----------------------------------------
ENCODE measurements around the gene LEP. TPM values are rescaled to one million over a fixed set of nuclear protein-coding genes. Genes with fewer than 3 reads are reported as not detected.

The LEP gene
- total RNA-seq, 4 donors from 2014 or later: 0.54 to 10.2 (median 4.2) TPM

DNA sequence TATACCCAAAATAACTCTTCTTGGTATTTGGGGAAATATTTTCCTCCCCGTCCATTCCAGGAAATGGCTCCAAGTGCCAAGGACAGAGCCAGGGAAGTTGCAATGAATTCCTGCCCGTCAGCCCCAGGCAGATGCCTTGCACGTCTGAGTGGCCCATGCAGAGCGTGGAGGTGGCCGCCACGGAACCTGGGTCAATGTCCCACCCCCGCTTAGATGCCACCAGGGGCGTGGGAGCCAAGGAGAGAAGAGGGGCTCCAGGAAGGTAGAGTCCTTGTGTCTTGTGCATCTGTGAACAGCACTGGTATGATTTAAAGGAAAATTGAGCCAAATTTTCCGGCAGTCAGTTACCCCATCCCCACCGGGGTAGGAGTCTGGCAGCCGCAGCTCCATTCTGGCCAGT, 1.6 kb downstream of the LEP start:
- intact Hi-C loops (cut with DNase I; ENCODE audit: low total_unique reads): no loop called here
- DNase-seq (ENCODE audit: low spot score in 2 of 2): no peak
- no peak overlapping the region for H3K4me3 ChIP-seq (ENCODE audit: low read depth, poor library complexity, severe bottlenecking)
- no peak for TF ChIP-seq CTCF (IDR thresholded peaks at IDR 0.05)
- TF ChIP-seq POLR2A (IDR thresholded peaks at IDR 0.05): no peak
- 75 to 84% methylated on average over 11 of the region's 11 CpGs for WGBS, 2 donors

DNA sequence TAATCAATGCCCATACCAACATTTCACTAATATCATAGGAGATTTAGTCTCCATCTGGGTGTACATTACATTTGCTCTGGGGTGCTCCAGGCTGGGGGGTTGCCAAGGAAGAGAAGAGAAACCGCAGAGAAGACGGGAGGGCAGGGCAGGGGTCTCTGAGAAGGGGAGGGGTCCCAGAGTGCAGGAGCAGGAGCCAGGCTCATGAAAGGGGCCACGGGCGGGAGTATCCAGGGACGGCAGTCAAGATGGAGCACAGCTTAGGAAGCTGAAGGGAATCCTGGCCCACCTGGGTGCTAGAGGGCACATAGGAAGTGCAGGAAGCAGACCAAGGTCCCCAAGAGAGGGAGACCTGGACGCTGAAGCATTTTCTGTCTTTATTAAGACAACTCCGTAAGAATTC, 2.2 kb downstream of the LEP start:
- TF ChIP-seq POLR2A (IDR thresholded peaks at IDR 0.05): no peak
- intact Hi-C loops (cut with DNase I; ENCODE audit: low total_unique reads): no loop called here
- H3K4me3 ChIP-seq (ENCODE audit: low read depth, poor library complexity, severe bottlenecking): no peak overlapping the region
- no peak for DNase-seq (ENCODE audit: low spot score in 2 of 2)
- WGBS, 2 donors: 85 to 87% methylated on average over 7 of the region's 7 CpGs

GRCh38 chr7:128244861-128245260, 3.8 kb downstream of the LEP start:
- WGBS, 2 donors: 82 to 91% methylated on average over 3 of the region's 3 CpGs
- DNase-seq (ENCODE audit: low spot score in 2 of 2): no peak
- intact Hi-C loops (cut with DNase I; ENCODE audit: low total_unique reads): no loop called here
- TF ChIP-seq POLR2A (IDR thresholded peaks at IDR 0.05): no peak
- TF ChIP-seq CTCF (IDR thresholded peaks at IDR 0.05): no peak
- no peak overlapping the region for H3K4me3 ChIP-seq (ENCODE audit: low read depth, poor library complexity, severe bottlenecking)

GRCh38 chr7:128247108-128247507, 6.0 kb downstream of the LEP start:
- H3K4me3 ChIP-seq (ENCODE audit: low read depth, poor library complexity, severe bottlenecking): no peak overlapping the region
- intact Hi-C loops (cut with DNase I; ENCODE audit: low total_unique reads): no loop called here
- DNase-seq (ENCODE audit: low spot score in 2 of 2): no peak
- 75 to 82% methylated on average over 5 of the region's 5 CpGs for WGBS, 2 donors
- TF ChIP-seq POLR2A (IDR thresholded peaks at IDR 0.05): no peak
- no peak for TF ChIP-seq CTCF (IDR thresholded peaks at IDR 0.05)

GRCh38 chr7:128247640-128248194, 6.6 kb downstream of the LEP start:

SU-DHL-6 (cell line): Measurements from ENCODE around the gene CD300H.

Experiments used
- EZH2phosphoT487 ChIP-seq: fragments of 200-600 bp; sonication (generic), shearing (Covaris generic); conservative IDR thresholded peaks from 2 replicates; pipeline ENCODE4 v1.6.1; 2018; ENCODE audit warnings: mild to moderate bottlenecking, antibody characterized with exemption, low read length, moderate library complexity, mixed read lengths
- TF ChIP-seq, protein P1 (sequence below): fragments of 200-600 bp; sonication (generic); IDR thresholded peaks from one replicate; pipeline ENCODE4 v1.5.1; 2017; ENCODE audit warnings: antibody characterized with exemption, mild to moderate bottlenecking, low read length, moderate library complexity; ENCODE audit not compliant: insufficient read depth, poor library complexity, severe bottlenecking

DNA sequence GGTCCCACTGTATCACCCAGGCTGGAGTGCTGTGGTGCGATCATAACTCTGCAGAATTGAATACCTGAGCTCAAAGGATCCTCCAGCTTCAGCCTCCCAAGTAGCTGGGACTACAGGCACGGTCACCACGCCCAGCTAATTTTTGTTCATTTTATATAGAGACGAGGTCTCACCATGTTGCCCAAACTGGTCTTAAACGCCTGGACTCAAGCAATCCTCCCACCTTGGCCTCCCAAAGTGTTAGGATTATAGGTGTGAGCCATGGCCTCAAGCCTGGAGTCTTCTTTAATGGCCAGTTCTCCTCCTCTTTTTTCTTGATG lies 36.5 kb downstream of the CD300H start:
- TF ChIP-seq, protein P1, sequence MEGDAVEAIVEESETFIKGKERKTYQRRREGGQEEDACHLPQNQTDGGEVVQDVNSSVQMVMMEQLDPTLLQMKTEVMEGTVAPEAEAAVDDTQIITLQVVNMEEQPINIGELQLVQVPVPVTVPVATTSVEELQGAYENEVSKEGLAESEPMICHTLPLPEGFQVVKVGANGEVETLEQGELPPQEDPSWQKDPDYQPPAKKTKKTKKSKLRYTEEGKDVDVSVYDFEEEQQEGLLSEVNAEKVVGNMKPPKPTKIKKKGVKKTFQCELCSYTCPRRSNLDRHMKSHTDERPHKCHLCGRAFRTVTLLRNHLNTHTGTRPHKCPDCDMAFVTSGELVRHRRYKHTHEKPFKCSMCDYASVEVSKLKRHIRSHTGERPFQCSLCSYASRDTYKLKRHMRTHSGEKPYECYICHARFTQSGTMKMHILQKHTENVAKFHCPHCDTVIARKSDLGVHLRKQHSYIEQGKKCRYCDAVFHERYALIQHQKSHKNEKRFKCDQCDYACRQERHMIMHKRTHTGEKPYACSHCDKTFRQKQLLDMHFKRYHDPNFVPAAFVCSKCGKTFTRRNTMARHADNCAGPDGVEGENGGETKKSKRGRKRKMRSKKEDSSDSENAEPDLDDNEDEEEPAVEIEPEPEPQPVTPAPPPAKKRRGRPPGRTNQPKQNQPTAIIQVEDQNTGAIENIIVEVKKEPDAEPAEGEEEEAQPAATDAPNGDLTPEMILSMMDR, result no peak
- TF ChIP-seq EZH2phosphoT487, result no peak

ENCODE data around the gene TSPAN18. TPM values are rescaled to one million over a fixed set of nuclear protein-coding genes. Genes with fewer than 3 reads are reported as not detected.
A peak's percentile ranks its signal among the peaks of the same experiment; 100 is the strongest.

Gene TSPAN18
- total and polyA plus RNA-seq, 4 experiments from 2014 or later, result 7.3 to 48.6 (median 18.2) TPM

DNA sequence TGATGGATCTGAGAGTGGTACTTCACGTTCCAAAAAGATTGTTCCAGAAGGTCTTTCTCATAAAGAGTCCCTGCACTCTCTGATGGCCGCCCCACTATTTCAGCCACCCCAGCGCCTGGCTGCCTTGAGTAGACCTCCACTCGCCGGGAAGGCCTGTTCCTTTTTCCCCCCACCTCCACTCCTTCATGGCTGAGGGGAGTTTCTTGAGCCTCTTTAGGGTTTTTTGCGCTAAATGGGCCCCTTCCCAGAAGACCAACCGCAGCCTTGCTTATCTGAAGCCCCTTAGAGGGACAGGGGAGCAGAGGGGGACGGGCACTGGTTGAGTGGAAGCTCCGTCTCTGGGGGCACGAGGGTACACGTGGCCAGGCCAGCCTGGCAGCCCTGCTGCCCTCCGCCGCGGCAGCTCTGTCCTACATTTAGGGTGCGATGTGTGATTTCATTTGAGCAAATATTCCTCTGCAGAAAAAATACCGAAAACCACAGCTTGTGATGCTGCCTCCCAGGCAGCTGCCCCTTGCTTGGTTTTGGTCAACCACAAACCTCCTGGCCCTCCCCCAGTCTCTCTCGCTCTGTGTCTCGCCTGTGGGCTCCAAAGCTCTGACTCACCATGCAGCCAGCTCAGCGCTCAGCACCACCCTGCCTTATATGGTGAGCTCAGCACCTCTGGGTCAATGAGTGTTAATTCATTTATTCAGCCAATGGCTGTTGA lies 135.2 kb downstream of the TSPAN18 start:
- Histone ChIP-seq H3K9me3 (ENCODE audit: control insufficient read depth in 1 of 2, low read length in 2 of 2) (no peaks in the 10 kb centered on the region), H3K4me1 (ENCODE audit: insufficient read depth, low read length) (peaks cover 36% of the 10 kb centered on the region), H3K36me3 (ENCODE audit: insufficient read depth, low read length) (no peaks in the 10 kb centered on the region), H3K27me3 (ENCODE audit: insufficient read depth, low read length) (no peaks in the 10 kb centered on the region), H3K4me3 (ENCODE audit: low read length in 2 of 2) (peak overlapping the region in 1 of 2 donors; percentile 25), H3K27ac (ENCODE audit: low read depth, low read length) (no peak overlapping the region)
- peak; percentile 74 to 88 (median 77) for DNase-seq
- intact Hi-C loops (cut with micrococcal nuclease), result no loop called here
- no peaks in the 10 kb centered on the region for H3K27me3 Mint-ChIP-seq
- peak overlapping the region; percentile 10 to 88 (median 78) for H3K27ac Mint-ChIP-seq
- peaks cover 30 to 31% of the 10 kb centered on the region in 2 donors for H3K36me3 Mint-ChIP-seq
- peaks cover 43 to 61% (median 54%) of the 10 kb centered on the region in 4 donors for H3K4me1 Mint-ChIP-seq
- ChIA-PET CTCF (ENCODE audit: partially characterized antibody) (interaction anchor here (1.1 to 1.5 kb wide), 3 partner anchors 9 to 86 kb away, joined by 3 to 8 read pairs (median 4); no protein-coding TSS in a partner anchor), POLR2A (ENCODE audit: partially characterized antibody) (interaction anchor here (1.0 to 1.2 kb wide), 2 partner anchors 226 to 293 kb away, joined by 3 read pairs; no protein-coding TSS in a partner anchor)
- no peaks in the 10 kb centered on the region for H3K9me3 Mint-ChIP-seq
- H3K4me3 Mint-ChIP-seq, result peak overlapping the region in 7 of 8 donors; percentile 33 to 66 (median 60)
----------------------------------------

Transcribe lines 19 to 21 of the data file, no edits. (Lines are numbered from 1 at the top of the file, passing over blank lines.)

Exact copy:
- DNase-seq (ENCODE audit: low spot score in 2 of 2): no peak
- intact Hi-C loops (cut with DNase I; ENCODE audit: low total_unique reads): no loop called here
- TF ChIP-seq POLR2A (IDR thresholded peaks at IDR 0.05): no peak